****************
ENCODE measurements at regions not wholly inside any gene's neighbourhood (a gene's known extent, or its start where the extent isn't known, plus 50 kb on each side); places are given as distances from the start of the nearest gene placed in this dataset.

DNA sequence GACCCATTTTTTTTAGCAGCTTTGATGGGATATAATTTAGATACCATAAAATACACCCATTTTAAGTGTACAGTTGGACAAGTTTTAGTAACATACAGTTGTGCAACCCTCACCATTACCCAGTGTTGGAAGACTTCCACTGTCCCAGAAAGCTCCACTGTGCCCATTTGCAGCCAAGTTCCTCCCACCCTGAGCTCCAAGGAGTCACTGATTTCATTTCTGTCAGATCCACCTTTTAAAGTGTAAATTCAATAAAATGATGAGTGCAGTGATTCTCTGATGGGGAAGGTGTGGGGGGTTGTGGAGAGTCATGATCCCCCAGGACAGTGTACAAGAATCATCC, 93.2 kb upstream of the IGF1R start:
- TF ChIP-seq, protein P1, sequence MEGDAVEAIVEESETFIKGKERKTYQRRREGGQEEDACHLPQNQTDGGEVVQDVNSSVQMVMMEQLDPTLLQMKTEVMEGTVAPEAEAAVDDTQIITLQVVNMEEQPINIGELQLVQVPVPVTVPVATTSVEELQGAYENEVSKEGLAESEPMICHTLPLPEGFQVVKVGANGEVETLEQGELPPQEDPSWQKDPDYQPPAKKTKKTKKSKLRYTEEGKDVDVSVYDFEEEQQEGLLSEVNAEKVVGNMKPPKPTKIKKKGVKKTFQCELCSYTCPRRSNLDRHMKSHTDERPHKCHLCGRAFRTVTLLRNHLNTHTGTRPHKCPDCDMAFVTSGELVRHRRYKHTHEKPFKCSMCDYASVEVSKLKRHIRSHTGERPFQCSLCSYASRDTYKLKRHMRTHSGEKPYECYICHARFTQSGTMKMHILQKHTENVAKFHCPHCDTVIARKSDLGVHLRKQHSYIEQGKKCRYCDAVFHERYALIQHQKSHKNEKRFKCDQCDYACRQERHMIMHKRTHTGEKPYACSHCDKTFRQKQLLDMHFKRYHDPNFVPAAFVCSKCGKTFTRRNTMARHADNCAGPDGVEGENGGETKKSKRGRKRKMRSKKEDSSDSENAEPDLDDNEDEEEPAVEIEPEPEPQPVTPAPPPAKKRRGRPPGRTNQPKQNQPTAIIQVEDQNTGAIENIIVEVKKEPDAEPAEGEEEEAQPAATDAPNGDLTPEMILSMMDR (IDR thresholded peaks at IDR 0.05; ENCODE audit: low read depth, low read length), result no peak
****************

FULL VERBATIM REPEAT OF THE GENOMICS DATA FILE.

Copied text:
ENCODE measurements at regions not wholly inside any gene's neighbourhood (a gene's known extent, or its start where the extent isn't known, plus 50 kb on each side); places are given as distances from the start of the nearest gene placed in this dataset.

DNA sequence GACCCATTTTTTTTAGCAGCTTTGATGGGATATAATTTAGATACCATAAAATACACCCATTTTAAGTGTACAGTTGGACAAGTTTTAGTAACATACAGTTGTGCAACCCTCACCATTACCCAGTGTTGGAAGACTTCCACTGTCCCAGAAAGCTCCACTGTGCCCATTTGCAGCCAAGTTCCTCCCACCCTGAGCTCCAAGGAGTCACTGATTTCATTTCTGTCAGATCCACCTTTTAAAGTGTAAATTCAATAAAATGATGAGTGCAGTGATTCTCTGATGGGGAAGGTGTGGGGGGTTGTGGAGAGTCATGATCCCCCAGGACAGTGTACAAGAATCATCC, 93.2 kb upstream of the IGF1R start:
- TF ChIP-seq, protein P1, sequence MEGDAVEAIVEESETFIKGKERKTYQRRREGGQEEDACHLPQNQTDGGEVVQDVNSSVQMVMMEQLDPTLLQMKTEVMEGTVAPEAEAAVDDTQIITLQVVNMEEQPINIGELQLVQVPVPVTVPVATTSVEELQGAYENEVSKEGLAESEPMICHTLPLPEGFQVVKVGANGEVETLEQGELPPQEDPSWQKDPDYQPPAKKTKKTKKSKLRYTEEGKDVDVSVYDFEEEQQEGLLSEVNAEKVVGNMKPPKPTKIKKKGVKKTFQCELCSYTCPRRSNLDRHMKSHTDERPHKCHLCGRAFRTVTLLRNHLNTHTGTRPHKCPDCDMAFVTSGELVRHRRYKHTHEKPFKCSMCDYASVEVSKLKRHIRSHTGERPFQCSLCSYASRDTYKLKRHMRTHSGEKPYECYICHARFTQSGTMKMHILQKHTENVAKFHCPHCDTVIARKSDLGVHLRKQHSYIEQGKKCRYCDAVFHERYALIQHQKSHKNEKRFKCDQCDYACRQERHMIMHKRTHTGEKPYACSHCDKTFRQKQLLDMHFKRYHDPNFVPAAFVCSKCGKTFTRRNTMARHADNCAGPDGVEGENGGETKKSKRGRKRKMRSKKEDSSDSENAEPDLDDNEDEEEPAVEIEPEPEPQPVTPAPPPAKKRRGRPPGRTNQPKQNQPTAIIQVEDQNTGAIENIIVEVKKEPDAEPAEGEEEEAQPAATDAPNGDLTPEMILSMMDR (IDR thresholded peaks at IDR 0.05; ENCODE audit: low read depth, low read length), result no peak